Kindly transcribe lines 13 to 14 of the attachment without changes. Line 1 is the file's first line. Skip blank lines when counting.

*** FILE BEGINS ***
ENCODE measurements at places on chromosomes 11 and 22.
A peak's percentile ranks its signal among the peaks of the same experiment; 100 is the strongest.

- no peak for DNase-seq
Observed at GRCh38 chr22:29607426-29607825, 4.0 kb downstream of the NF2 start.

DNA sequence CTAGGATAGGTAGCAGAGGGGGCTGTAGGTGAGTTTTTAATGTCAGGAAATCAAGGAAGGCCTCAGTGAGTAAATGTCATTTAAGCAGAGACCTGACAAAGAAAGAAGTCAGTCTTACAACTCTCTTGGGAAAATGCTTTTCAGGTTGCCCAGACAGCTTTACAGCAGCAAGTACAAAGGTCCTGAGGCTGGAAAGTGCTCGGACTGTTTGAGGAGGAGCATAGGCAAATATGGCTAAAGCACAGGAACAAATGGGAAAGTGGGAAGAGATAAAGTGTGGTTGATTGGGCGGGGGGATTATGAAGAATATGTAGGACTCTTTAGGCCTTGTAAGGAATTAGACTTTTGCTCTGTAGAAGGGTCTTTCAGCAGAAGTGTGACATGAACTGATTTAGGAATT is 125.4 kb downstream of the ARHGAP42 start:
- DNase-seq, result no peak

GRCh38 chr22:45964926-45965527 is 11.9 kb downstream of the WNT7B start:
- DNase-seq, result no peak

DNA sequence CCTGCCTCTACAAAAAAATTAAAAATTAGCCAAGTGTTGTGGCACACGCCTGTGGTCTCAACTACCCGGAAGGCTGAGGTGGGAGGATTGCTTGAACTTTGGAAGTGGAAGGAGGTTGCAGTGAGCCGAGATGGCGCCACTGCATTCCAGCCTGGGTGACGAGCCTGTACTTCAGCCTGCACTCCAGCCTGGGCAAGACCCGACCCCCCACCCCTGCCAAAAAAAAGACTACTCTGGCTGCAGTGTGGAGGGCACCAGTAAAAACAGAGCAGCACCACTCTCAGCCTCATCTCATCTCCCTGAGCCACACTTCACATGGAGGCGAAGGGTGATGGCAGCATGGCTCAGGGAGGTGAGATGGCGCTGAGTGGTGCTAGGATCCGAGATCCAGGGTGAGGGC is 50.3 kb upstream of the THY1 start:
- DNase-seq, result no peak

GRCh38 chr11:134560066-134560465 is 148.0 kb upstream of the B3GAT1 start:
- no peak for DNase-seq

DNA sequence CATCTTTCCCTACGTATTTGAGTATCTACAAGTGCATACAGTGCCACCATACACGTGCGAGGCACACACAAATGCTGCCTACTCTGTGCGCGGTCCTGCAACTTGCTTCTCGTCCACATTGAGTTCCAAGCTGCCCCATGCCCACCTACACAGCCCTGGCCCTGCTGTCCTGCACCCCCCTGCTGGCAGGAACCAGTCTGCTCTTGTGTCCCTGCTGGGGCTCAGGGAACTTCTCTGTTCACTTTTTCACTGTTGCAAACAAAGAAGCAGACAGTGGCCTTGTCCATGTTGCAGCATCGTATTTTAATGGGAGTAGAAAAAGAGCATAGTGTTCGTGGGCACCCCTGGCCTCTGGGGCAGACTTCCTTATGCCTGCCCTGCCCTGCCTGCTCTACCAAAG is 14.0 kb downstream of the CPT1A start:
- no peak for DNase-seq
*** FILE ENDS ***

DNA sequence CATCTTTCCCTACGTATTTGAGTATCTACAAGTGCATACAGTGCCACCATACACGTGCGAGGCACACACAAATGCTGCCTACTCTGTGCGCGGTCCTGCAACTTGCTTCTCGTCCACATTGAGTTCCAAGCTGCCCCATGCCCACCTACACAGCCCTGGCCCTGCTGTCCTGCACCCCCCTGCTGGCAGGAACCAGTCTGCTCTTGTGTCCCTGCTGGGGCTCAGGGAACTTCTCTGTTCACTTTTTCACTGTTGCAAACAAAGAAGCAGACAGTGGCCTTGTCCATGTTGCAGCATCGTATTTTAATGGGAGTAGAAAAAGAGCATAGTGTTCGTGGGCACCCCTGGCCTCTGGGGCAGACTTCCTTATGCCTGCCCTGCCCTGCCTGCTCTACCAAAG is 14.0 kb downstream of the CPT1A start:
- no peak for DNase-seq